5. #5
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    I never thought about it but I just tried and no, I can't reproduce it.

    Occasionally, in certain shoes that I wear to work, I do have the same pain.

    So, do this mean that is might possibly be the shoes??? and if so, why would it stop once I got warmed up and running and then start back once I slowed down.
    "Chisel praise in stone; write criticism in sand."

  6. #6
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    Congrats on the running, Sandra. I started the C25K program on Nov. 1st. I'm really anxious for week three. Three minutes seems like a long time for this overweight runner!

    I don't have any advice, but I hope you get your toe situation figured out!
    Road Bike: 2008 Orbea Aqua Dama TDF/Brooks B-68


    Ellen
    www.theotherfoote.blogspot.com

  7. #7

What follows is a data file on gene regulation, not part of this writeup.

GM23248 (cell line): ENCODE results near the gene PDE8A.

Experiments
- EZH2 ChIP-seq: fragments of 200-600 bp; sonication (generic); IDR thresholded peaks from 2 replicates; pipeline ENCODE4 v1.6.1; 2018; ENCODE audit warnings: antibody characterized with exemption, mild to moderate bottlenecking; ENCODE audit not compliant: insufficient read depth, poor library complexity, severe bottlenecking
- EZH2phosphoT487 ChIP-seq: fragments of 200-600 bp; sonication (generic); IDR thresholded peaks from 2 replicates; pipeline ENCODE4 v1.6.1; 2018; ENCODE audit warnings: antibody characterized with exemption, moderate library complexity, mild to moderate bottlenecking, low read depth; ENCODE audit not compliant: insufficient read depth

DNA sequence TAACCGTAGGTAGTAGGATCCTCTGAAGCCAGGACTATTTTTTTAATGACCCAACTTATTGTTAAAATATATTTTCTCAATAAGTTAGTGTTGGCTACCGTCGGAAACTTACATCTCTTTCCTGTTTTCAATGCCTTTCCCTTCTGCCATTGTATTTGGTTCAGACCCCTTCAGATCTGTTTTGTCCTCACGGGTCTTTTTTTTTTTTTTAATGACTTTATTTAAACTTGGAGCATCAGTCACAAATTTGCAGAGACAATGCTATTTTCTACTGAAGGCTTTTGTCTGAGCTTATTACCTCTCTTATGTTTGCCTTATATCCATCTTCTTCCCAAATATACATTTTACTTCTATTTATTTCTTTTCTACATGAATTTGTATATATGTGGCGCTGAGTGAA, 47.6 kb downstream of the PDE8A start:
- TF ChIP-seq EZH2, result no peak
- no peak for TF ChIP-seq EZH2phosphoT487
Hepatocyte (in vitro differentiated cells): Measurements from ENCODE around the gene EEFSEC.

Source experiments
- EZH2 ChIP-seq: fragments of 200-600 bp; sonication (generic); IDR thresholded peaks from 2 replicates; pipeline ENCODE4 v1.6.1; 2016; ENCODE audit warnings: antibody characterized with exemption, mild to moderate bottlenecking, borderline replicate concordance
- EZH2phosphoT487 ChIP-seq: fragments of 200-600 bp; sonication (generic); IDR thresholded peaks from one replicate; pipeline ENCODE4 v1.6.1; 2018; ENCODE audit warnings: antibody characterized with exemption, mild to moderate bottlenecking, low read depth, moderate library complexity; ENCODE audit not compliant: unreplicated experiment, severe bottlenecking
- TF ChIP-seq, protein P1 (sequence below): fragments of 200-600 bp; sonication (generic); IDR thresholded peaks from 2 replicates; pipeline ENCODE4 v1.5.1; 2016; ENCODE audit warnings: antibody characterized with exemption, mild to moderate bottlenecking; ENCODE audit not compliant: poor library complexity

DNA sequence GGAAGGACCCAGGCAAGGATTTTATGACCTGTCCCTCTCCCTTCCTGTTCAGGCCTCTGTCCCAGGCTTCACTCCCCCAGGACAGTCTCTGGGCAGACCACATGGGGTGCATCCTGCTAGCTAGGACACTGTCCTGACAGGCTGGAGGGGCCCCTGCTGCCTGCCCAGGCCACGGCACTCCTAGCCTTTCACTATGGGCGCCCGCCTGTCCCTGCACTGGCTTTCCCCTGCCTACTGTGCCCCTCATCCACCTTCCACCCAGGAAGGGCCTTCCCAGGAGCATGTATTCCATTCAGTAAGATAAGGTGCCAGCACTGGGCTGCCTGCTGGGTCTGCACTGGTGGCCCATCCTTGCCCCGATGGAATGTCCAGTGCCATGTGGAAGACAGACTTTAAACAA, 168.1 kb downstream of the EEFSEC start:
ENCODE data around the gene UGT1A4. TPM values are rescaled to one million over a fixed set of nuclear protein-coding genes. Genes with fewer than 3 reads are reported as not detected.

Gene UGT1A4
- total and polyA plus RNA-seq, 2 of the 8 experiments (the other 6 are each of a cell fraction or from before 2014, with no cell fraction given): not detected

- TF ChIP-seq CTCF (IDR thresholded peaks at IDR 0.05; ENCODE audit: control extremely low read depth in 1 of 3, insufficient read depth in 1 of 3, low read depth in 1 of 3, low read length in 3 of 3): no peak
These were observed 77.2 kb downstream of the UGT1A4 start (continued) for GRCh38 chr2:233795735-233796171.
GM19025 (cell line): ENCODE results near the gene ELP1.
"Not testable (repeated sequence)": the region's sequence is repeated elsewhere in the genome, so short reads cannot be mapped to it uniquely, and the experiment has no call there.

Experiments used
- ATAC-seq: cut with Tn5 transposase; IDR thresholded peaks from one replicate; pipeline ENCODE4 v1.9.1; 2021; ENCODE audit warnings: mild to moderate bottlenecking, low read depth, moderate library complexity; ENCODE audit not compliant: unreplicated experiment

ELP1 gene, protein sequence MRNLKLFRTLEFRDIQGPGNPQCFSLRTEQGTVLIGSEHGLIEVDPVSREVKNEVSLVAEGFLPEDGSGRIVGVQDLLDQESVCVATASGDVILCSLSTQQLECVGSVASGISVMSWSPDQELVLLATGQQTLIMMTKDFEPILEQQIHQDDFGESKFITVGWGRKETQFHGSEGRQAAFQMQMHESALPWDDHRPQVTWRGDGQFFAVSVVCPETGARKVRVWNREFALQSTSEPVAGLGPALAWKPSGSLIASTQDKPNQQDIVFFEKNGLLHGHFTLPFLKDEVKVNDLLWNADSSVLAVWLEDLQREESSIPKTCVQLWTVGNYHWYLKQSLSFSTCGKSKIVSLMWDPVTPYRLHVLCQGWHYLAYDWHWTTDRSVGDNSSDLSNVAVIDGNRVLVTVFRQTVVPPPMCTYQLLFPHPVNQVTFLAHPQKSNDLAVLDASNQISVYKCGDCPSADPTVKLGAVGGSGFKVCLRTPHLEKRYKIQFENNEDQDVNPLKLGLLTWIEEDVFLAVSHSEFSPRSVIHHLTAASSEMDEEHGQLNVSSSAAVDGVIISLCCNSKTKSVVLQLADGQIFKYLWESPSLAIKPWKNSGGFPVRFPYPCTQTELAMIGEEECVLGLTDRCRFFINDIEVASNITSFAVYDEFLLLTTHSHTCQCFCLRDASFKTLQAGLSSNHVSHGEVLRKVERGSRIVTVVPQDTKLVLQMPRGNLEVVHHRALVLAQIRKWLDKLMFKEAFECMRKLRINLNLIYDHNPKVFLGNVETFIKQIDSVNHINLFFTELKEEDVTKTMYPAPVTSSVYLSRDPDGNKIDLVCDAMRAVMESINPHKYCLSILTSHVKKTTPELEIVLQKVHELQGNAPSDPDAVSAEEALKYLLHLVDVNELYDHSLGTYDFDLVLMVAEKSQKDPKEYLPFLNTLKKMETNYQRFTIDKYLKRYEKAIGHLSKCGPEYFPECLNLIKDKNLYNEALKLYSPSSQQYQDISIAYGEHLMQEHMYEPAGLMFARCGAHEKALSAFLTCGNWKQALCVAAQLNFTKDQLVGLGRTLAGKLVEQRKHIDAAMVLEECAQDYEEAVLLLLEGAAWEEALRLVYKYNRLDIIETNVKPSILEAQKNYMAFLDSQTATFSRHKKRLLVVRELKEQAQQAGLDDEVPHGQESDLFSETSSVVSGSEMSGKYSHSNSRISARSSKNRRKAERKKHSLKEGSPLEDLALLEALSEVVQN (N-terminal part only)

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    I'm just finishing week 3 and on to week 4 I'm here to tell you, you can do it! I'm almost 55 years old, have NEVER run, and I'm overweight myself.

    Each run gets easier....if I can do it anyone can do it!
    "Chisel praise in stone; write criticism in sand."

  8. #8
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    I would guess the toe box of the shoe is too narrow or too shallow, which could also be the cause of the same problem you have with some of your other shoes.

    A neuroma would be driving you crazy pretty much all the time. What you're describing sounds more like a transient compression problem. The weakest link gets smooshed the most, and for you that may be the nerve running out to the 4th toes.

    Do you have a pair of running sandals? Or running shoes that lace well down into the forefoot? Maybe try running in them to see if the problem shows up even in a more open toebox (mind you, a sandal doesn't really have a toebox, but you know what I mean.)

    Also, pull out the other shoes that cause this problem and compare them to the shoes that don't. Pay close attention to the width and depth of the various toeboxes.

    Sometimes it's fun to stand on a piece of paper and trace your bare foot, cut the tracing out, and hold it up to the underside of the shoes that irritate your toes. It can sometimes be an eye-opener, especially if the tracing is wider than the shoe.